UPDATE 3/10/2021: The American Rescue Plan Act has now passed the House and Senate. It is headed to President Biden’s desk for signature. It is expected to be signed into law by Friday, March 12, 2021.
According to a recent SHRM article, employers can expect a government funded COBRA subsidy to shortly be a reality.
What you should expect
This is not the first time a government funded COBRA subsidy has been proposed. The current legislation mirrors several aspects of the COBRA subsidy relief released in 2009.
The first item employers should take away from the latest proposal is that the recent changes are likely to usher in a wave of new COBRA enrollees. According to some reports from the ’09 endeavor, enrollments increased as much as 20%.
Additionally, employers will be required to send notices to all eligible qualified beneficiaries, even if they previously did not elect continuation coverage. As a result, employers could be faced with a much higher volume of outreach than in previous instances. However, it’s too early to tell exactly what the impact will be.
If enacted, the subsidy would be available starting after the passage of the legislation through September 30, 2021. Only certain individuals are eligible to receive subsidies under the legislation. The subsidy will not retroactively be applied to 2020.
Details are still developing
While the original House Bill called for an 85% subsidy, the final bill which has now passed the House and the Senate, includes a 100% subsidy of premiums for qualified beneficiaries. This means qualified beneficiaries will not have premiums due. The employer would pay the premium and then be provided a tax credit from the government.
Here is a sample scenario:
- Affected employees will need to be notified about their eligibility. If have not already done so, the individual will need to elect COBRA.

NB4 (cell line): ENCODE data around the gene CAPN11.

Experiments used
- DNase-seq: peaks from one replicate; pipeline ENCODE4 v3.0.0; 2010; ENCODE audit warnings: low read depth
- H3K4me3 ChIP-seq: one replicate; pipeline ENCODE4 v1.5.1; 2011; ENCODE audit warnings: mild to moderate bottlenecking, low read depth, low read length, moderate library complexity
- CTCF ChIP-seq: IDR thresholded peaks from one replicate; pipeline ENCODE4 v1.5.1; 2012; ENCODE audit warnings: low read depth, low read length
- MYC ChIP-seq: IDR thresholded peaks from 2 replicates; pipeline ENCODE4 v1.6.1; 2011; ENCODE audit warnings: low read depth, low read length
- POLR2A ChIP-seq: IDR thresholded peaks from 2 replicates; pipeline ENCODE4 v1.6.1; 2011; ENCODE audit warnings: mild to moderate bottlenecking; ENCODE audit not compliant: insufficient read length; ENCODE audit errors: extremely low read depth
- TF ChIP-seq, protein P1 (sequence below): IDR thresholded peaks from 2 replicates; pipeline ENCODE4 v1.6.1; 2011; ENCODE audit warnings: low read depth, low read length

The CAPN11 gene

- The COBRA administrator or in-house COBRA department will ensure coverage is reinstated.
- If using an administrator, reports will be provided back to the employer regarding coverage.
- The employer would be responsible for working with insurance carriers to pay monthly invoices and request tax credits from the government for the subsidized amounts.
- Employers may need to remit payment to the administrator for administrative fees due.
As we await more specifics, there are ways employers can prepare for what might come next if the COBRA legislation passes.
How you can be proactive
One way employers can prepare is to ensure their current COBRA solution is flexible enough to manage more complicated elements of the process. Employers working with a third party administrator (TPA) for COBRA will find that most offer a system with such capabilities built in.
Employers that outsource their COBRA needs will want to ask their TPA if their platform allows employers to engage with the details at a more in-depth level, including providing information about the type of subsidy available to members, projected plan premiums, and how the subsidy amount factors into the total amount due.
Regardless of whether an employer administers COBRA in-house or through a third party, a flexible solution is paramount. Employers currently operating in-house may want to consider partnering with a COBRA administrator to effectively navigate the potential legislative changes on the horizon.
Finding a solution that works
Is it better to be your own COBRA administrator or could a TPA be right for you? Learn more today.